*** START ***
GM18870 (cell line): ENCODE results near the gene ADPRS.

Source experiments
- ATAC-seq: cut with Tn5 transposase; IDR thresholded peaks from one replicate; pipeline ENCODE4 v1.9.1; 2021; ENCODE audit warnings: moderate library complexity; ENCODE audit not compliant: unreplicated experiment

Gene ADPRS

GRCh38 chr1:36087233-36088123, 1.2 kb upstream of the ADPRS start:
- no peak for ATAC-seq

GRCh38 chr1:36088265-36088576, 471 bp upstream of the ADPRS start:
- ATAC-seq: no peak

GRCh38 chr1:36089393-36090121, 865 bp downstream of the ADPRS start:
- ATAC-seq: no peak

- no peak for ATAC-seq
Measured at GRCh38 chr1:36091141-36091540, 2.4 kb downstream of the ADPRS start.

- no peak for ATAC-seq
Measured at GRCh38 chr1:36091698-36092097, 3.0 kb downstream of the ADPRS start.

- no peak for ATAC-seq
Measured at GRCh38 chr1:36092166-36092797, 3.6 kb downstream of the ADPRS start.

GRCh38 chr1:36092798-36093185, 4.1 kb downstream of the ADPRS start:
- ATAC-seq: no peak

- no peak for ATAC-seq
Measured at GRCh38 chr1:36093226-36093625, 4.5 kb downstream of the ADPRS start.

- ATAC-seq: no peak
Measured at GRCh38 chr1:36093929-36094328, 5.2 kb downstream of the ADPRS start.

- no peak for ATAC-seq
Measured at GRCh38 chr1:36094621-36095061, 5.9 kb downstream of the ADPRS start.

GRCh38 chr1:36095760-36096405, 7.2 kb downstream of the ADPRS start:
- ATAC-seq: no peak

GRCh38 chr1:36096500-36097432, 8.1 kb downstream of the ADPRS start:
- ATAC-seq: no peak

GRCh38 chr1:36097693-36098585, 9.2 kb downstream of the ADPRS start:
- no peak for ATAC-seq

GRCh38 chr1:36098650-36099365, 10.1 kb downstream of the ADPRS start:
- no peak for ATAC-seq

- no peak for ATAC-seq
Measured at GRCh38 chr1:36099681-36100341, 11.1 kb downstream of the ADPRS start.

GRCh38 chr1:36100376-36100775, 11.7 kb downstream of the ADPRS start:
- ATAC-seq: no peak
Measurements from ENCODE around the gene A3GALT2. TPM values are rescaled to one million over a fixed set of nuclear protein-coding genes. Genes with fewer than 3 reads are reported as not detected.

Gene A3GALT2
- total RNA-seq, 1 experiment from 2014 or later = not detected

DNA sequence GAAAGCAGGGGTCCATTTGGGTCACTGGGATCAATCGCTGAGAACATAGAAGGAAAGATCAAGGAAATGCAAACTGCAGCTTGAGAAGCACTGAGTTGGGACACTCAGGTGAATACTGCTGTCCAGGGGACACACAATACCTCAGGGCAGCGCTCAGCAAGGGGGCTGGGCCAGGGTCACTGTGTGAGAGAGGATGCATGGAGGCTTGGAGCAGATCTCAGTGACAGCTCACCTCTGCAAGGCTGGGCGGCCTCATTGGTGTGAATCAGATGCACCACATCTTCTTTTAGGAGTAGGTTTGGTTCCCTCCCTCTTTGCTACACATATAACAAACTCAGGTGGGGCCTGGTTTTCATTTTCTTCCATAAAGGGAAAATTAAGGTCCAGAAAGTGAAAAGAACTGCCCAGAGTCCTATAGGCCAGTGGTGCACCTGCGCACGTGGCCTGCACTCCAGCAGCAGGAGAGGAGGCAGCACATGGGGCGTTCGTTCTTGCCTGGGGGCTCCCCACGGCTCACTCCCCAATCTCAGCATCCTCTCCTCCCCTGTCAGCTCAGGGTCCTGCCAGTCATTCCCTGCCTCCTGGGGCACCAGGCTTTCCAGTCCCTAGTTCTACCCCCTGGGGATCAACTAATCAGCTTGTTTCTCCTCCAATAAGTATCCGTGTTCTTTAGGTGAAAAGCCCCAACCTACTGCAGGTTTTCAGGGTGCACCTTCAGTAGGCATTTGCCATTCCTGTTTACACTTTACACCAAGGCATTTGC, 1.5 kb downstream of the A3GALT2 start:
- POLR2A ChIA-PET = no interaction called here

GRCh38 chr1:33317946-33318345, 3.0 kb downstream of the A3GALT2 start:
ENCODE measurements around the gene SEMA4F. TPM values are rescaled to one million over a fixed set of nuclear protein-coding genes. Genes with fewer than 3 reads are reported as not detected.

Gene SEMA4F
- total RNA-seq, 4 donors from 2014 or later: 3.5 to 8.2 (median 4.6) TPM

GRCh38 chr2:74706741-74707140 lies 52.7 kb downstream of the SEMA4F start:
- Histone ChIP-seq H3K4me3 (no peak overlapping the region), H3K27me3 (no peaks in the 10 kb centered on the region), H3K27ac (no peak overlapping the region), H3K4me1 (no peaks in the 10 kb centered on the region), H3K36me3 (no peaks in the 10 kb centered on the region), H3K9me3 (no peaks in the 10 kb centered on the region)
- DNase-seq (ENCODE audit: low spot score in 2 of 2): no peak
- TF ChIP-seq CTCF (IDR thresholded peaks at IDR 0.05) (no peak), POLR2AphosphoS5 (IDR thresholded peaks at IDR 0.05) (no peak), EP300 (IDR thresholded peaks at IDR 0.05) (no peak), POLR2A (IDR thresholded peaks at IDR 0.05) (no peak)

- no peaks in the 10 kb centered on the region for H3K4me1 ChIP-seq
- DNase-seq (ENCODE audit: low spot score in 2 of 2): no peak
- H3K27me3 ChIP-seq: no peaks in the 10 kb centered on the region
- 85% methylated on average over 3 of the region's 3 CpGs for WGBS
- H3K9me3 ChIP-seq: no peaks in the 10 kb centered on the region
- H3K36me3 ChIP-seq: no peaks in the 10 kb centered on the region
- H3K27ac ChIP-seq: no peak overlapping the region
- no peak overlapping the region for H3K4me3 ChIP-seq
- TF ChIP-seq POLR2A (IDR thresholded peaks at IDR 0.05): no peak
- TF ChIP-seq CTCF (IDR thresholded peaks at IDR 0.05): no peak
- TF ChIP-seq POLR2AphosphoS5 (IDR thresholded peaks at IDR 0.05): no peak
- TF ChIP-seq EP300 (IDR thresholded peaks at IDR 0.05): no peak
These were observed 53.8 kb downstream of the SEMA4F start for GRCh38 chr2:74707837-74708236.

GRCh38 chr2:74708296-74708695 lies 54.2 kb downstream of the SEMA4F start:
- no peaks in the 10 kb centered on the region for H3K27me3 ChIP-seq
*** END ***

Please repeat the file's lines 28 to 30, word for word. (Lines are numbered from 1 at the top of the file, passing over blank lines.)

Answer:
- ATAC-seq: no peak

GRCh38 chr1:36097693-36098585, 9.2 kb downstream of the ADPRS start:
- no peak for ATAC-seq